Goes Back, b'y   A Call to Heaven

Author: UpAlong

There once was an American who decided to write a book about famous church's around the world. For his first chapter he decided to write about Canadian church's. So he bought a plane ticket and took a trip to Vancouver, thinking that he would work his way across the country from west to east.

One his first day he was inside a church taking photographs when he noticed a golden telephone mounted on the wall with a sign that read, $10,000 per call. The American, being intrigued asked a priest who was strolling by what the telephone was used for.

The priest replied that it was a direct line to heaven and that for $10,000 you could talk to God.

The American thanked the priest and went along his way. The American's next stop was in Edmonton. There while at a very large cathedral he saw the same golden telephone with the same sign under it. He wondered if this was the same kind of telephone he saw in Vancouver and he asked a nearby sister what it's purpose was.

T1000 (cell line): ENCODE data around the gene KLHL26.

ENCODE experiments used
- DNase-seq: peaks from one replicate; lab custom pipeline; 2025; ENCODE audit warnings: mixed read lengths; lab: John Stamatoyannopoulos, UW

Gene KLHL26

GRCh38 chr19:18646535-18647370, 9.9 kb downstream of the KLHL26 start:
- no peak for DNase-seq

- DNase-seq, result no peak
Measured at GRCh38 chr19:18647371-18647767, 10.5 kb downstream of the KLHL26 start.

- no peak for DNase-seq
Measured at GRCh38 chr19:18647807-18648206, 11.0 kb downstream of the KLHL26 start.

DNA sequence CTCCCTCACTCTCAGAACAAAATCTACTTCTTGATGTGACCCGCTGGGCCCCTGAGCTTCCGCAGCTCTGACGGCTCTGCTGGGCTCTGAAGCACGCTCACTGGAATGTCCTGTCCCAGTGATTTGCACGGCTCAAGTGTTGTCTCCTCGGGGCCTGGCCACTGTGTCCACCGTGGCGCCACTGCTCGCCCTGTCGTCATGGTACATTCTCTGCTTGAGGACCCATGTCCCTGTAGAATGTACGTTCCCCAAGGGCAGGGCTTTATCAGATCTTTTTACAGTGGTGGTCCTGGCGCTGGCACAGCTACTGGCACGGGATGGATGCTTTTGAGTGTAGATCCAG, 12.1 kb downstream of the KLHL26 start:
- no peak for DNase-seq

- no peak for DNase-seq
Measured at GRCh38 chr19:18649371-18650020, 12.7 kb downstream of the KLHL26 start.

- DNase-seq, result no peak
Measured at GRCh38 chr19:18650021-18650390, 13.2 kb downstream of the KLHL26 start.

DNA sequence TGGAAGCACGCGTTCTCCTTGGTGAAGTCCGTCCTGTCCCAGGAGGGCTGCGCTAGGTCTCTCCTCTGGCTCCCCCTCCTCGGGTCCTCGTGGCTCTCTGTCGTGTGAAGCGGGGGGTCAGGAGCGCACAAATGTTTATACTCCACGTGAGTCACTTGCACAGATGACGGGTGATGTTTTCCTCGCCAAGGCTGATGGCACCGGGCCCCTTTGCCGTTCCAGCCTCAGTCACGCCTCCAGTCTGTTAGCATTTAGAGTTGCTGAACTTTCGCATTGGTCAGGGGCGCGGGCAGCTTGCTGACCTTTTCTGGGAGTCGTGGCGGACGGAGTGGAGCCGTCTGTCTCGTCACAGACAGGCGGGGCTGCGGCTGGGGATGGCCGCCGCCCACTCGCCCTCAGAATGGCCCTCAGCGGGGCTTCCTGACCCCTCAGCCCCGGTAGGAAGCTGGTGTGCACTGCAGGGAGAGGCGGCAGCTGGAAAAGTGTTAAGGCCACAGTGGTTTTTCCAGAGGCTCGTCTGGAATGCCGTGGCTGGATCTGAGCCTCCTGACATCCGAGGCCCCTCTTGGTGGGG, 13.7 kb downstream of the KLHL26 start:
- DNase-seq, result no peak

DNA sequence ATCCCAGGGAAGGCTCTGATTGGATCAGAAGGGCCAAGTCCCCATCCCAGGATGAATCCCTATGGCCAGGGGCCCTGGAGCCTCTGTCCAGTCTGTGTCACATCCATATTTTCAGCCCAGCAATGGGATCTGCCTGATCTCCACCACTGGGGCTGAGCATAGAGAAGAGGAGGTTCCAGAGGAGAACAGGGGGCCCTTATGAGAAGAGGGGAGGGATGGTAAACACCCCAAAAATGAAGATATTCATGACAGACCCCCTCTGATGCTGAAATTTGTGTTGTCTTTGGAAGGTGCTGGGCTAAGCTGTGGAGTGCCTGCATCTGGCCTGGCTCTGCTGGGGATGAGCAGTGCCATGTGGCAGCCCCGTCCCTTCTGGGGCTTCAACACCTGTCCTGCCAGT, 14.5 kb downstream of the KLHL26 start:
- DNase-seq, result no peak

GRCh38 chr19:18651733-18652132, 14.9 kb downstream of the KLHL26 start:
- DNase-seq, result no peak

The sister told him that it was a direct line to heaven and that for $10,000 he could talk to God.

"O.K., thank you" said the American.

The American traveled on to Calgary, Regina, Winnipeg, Toronto, Ottawa, Montreal, and Halifax and at every church he stopped at he saw the same golden telphone with the same "$10,000 per call" sign under it, and every time the American asked a member of the church what the phone was for he got the same awnser, "it's a direct line to heaven and for $10,000 you can talk to God."

Finally the American arrived in St. John's, again he saw the same golden telephone but this time the sign under it read "$.10 per call."

The American was intrigued and he told the church's minister, "Father, I have traveled all over Canada and I have seen this same golden telephone in many church's. I have found out that it is a direct line to heaven, but in all the other provinces the cost to call heaven was $10,000. Why is it so cheap here?"

The minister smiled and awnsered, "You in Newfoundland now, me son. It's a local call."

 


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